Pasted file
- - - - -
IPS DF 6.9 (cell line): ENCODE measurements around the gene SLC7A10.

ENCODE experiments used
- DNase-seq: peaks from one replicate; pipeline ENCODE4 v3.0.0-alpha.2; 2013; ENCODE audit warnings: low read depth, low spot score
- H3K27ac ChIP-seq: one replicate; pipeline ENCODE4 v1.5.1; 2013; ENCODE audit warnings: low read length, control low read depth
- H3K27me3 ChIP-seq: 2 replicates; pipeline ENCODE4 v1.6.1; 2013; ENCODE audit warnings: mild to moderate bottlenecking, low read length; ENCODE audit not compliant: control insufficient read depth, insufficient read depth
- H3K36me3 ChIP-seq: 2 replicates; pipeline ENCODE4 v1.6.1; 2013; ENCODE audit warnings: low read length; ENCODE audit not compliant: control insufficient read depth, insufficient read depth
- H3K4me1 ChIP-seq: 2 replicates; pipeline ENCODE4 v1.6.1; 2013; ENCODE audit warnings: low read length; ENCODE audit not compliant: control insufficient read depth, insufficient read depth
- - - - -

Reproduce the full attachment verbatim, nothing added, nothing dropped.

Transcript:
IPS DF 6.9 (cell line): ENCODE measurements around the gene SLC7A10.

ENCODE experiments used
- DNase-seq: peaks from one replicate; pipeline ENCODE4 v3.0.0-alpha.2; 2013; ENCODE audit warnings: low read depth, low spot score
- H3K27ac ChIP-seq: one replicate; pipeline ENCODE4 v1.5.1; 2013; ENCODE audit warnings: low read length, control low read depth
- H3K27me3 ChIP-seq: 2 replicates; pipeline ENCODE4 v1.6.1; 2013; ENCODE audit warnings: mild to moderate bottlenecking, low read length; ENCODE audit not compliant: control insufficient read depth, insufficient read depth
- H3K36me3 ChIP-seq: 2 replicates; pipeline ENCODE4 v1.6.1; 2013; ENCODE audit warnings: low read length; ENCODE audit not compliant: control insufficient read depth, insufficient read depth
- H3K4me1 ChIP-seq: 2 replicates; pipeline ENCODE4 v1.6.1; 2013; ENCODE audit warnings: low read length; ENCODE audit not compliant: control insufficient read depth, insufficient read depth